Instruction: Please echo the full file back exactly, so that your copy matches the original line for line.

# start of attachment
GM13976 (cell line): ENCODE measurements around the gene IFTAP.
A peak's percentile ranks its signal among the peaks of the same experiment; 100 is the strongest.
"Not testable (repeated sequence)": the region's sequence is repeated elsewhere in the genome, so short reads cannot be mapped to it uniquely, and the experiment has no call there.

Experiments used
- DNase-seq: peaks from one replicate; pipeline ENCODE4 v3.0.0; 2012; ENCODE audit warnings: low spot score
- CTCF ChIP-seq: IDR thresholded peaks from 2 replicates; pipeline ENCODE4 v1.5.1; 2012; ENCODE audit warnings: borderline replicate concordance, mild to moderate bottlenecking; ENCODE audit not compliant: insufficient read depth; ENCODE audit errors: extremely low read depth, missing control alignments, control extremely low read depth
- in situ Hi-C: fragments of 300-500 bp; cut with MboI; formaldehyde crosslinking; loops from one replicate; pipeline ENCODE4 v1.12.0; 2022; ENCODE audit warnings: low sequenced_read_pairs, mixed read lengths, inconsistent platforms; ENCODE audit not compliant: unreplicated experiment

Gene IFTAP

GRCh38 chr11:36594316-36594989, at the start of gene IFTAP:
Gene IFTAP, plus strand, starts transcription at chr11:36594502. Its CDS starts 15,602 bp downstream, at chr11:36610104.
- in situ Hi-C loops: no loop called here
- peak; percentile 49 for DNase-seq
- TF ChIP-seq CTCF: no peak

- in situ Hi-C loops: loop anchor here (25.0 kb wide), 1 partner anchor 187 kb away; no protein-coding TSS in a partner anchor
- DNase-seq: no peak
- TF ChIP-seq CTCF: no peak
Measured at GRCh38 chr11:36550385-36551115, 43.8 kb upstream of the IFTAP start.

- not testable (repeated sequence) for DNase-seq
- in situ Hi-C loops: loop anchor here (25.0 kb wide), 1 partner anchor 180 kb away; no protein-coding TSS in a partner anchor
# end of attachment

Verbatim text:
GM13976 (cell line): ENCODE measurements around the gene IFTAP.
A peak's percentile ranks its signal among the peaks of the same experiment; 100 is the strongest.
"Not testable (repeated sequence)": the region's sequence is repeated elsewhere in the genome, so short reads cannot be mapped to it uniquely, and the experiment has no call there.

Experiments used
- DNase-seq: peaks from one replicate; pipeline ENCODE4 v3.0.0; 2012; ENCODE audit warnings: low spot score
- CTCF ChIP-seq: IDR thresholded peaks from 2 replicates; pipeline ENCODE4 v1.5.1; 2012; ENCODE audit warnings: borderline replicate concordance, mild to moderate bottlenecking; ENCODE audit not compliant: insufficient read depth; ENCODE audit errors: extremely low read depth, missing control alignments, control extremely low read depth
- in situ Hi-C: fragments of 300-500 bp; cut with MboI; formaldehyde crosslinking; loops from one replicate; pipeline ENCODE4 v1.12.0; 2022; ENCODE audit warnings: low sequenced_read_pairs, mixed read lengths, inconsistent platforms; ENCODE audit not compliant: unreplicated experiment

Gene IFTAP

GRCh38 chr11:36594316-36594989, at the start of gene IFTAP:
Gene IFTAP, plus strand, starts transcription at chr11:36594502. Its CDS starts 15,602 bp downstream, at chr11:36610104.
- in situ Hi-C loops: no loop called here
- peak; percentile 49 for DNase-seq
- TF ChIP-seq CTCF: no peak

- in situ Hi-C loops: loop anchor here (25.0 kb wide), 1 partner anchor 187 kb away; no protein-coding TSS in a partner anchor
- DNase-seq: no peak
- TF ChIP-seq CTCF: no peak
Measured at GRCh38 chr11:36550385-36551115, 43.8 kb upstream of the IFTAP start.

- not testable (repeated sequence) for DNase-seq
- in situ Hi-C loops: loop anchor here (25.0 kb wide), 1 partner anchor 180 kb away; no protein-coding TSS in a partner anchor